Estimated reading time — 6 minutes
My mom is a terrible storyteller. She is a great conversationalist, a wonderful, sympathetic listener and quite articulate in two languages and her native Calabrese dialect; yet she is absolutely unable to narrate an event, personal or not, with any degree of conviction. She states the facts, but in an offhanded fashion. One such example: “Oh Yes, Cousin Rocky is OK. The transplant went well.” “Transplant? What? What happened to Rocky?,” I stuttered. “Oh Well, Greg gave him the kidney, and he’s fine now. Thank God.” “Uh, Ma, could you please be a little less specific?,” I deadpanned, knowing full well I’d get a pretty short explanation of what I later found out to be the near death of my cousin followed by a emergency transplant of the kidney of his brother, Greg”. That sort of thing. Yet, as banal as my mother may seem, I found out last week that she’s been hiding something BIG from us. And now suddenly, a whole lot of the stuff we grew up with make a lot more sense.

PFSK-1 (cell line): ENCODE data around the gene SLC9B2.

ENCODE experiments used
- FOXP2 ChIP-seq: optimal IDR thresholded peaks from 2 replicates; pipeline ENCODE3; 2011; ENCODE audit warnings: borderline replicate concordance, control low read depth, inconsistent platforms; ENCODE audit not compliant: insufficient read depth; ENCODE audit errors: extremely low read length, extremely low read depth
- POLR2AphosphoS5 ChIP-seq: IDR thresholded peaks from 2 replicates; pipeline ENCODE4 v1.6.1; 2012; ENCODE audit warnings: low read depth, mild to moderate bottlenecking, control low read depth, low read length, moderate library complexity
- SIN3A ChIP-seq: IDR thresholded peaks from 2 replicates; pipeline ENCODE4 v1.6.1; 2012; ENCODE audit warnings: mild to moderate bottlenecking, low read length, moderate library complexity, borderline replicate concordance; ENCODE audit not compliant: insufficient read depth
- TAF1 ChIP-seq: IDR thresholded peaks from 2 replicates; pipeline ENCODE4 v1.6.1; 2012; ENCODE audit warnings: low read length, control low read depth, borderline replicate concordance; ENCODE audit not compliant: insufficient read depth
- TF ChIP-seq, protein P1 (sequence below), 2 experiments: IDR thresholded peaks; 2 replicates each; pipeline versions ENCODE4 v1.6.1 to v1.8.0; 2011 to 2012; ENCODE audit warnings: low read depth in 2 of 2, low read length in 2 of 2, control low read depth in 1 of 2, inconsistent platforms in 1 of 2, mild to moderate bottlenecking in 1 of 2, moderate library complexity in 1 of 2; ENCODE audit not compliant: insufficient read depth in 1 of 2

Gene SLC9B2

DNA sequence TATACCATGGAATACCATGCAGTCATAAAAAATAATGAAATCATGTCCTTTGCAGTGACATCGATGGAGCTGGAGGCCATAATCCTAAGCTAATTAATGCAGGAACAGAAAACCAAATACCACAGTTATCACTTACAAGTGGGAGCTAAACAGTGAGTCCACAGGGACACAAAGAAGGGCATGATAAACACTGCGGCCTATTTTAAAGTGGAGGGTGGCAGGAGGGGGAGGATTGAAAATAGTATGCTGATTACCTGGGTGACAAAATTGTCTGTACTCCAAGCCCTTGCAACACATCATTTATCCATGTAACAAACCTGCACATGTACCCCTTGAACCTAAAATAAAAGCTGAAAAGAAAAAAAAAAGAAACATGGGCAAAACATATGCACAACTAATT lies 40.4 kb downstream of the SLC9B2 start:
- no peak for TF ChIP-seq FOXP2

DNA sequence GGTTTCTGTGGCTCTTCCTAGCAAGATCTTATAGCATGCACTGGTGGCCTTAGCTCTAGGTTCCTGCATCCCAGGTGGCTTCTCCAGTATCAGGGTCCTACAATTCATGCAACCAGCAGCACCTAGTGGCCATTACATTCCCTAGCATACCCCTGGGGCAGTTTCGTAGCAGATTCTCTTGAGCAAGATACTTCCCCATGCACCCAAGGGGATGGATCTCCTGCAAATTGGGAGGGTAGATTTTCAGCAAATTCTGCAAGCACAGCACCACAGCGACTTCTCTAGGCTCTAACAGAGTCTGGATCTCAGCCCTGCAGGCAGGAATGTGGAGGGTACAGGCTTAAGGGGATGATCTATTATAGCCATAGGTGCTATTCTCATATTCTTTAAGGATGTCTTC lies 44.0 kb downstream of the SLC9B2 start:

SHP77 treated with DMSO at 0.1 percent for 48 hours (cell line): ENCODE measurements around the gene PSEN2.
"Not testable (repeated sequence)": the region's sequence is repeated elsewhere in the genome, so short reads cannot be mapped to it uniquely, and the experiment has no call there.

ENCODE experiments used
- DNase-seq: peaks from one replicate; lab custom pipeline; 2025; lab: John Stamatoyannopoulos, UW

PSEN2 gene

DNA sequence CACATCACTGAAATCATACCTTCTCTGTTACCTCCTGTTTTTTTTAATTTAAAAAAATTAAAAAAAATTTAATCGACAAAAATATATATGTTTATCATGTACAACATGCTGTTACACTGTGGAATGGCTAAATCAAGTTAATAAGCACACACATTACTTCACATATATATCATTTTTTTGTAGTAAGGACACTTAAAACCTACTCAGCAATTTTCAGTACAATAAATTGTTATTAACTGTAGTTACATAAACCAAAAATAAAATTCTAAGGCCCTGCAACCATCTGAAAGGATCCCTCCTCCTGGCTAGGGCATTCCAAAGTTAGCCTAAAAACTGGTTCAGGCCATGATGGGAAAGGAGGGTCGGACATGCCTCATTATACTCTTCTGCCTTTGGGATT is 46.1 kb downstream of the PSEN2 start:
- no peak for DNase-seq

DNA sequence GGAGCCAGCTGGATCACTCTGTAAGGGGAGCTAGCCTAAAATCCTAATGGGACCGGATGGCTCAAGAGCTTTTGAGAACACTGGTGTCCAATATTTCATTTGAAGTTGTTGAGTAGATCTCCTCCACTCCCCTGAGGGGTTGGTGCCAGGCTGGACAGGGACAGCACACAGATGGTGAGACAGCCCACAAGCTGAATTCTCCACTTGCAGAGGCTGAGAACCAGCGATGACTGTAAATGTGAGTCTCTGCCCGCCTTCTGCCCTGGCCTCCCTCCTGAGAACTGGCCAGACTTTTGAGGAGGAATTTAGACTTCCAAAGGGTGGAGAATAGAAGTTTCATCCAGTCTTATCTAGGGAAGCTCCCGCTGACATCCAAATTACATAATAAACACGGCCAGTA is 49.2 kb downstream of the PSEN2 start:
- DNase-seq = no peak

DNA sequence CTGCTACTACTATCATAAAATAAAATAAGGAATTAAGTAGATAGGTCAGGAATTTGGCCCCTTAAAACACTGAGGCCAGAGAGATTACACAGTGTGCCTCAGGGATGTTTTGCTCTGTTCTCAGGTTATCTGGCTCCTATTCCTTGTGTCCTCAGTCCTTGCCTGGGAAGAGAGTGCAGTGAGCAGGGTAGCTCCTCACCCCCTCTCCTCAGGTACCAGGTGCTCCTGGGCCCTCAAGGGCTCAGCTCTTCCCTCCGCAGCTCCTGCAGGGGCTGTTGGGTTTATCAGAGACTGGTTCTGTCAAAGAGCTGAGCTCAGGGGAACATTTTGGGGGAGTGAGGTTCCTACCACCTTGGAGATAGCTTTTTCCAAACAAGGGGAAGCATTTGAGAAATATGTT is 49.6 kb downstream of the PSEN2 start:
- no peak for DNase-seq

My mom and dad are getting older, so when they sold their house and bought a small condo about a mile from me and my husband, we were quite relieved that I could keep a closer eye on them. It wasn’t easy for mother to make the move as she stated, “I just got the house as secure as possible, and now we’re leaving.” She was insistent, adamant, even, that the condo they bought must be in a large development, on the ground floor with as many people around as possible. My father knew after fifty years of marriage to not even attempt to budge her from this decision. He also knew that there’d be webcams, burglar alarms, and double and triple locks on every door.
It was cute at first when we moved from a crowded Brooklyn tenement to the house in Cortlandt and my mom absolutely freaked out about the backyard being, “Too damn dark”. My dad had to install motion detector lighting (then very new and very costly) and lights in the driveway on a timer, lights on the sides of the house and she insisted that the attic (which she would not enter or even allow us to explore) have its own timer lighting from dusk till dawn. Still my dad adores my mom and he did it all, in resignation. That’s love… Anyhow…..so back to the attic.